By Abhay Vaidya
The ongoing dispute over Osho’s Samadhi at the Osho Commune premises in Pune has taken a serious turn with the Osho International Foundation (OIF) denying the existence of any samadhi of Osho at the commune premises.
After Osho – Bhagwasn Shree Rajneesh to some – died in January 1990, his ashes were buried in his bedroom at his Chuang Tzu residence, to create his samadhi (final resting place) inside the Koregaon Park premises of the Osho Commune.
Decorated with a magnificent circular chandelier, marble floors, walls, pillars and an epitaph on the Samadhi, this room became a very important place of meditation for his followers. The samadhi has a special significance in eastern cultures and a section of Osho’s followers and others want the sanctity of this place respected for all times.
Over the last decade, however, the administrators of the commune and the OIF trustees have been trying to erase all references to the Samadhi. This dispute over the Samadhi has now taken a serious turn with one of the key OIF trustees rejecting its existence on the premises of the Commune in an affidavit before the Charity Commissioner (Mumbai).
“It is absolutely incorrect that there is any Samadhi of Osho on the property owned by the trust. There was never any Samadhi or any structure as Samadhi of Osho,” says the affidavit by OIF trustee, Mukesh Kantilal Sarda, filed before the Charity Commissioner on 17 July, 2012.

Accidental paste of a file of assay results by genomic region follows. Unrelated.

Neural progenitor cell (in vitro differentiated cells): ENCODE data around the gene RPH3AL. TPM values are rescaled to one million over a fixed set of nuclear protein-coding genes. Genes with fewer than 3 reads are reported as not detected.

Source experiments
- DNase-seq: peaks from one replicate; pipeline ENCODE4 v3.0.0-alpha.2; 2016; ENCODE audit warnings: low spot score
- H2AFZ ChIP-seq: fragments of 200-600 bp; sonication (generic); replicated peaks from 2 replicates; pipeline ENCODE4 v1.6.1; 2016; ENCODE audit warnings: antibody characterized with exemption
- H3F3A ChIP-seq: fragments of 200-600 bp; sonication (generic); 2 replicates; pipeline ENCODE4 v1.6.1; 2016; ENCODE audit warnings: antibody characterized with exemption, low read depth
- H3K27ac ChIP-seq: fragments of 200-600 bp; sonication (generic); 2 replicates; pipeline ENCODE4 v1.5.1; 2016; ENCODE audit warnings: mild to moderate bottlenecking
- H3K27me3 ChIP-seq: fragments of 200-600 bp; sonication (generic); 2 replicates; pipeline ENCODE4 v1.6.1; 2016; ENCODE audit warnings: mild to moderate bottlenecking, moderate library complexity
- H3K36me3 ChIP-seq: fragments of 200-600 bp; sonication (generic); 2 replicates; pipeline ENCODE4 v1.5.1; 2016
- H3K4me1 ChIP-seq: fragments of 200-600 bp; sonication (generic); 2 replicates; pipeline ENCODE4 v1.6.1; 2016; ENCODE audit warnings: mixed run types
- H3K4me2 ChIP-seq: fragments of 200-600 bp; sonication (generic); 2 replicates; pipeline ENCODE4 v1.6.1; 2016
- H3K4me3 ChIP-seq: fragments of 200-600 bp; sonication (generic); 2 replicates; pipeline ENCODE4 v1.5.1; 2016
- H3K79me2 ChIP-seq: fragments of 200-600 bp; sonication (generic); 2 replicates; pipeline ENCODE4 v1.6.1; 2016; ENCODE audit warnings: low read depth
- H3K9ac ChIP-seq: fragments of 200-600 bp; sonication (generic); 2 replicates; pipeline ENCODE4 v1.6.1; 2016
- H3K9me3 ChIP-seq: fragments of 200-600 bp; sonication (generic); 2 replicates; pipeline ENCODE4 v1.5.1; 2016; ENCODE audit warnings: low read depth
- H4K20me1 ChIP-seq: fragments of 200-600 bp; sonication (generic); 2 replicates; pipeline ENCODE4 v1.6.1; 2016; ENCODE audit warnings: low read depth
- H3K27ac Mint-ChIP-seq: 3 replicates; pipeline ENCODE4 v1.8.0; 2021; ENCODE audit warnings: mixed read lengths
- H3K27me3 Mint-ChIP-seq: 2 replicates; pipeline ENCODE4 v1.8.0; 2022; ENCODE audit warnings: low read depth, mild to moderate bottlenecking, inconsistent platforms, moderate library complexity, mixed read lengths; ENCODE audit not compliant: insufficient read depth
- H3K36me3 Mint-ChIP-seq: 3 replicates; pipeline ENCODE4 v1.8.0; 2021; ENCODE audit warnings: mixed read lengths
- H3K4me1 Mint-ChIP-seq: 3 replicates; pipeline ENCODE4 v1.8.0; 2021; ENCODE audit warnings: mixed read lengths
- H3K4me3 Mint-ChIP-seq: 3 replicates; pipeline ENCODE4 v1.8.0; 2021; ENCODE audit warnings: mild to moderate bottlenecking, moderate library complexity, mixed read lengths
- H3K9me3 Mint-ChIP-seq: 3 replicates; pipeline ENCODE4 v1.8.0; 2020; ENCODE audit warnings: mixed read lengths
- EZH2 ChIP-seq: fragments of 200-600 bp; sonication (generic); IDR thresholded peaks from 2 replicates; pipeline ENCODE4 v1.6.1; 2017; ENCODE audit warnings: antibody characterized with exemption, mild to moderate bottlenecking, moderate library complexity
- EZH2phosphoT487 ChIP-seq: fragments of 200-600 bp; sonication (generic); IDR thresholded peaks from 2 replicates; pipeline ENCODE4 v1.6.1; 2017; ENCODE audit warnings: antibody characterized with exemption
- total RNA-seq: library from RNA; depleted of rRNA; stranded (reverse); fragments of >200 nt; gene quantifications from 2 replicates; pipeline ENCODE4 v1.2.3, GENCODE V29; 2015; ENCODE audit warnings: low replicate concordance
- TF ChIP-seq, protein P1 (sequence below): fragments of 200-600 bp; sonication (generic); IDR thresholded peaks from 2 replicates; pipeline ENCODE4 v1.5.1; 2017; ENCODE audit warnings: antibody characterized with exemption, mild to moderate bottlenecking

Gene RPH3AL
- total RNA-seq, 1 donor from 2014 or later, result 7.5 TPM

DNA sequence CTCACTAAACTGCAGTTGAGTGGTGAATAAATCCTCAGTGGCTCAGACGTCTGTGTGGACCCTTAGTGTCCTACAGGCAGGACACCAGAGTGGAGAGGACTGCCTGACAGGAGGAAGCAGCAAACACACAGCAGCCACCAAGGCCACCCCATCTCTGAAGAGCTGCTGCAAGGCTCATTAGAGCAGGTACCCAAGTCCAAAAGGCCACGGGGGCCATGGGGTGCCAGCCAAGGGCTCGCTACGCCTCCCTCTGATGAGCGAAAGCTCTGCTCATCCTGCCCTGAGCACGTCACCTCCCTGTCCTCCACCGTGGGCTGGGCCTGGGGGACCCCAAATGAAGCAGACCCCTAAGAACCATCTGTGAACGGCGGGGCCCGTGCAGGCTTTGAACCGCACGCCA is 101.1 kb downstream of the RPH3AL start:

Sarda has stated that Osho “never believed and, in fact, was opposed to any kind of personal worship or anyone to be immortalised by any temporal or non-spiritual aspect like structure, idol, etc.”
The affidavit, which runs into 34 pages, says that the contention that visitors to the Osho Commune “come to pay tribute and seek blessing from Osho’s Samadhi” is neither true nor correct as this contradicts Osho’s teachings.
“Osho’s instructions for the use of his bedroom were simply that it would be ‘a place for people to meditate’, and nothing else. The idea that Osho would want people to ‘pay tribute’ or seek ‘blessings’ from his ashes is pure fantasy of the traditional spiritual mind against which Osho spoke for 35 years,” Sarda states in his affidavit.
His affidavit is in response to a petition filed by three long-time followers of Osho, namely, Yogesh Thakkar (Swami Prem Geet), Kishor Raval (Swami Prem Anadi) and Nitin Phulphagar (Swami Nitin Bharati) who have challenged various activities of the OIF, including attempts to “gift” properties worth crores of rupees of the Osho Commune to an unknown entity in Delhi, Darshan Trust.
Armed with documents obtained under the Right to Information Act, 2005, Thakkar and Raval questioned the gift proposal and filed a petition with the Charity Commissioner, challenging the attempts by the OIF to gift prime properties of the Osho Commune to Darshan Trust.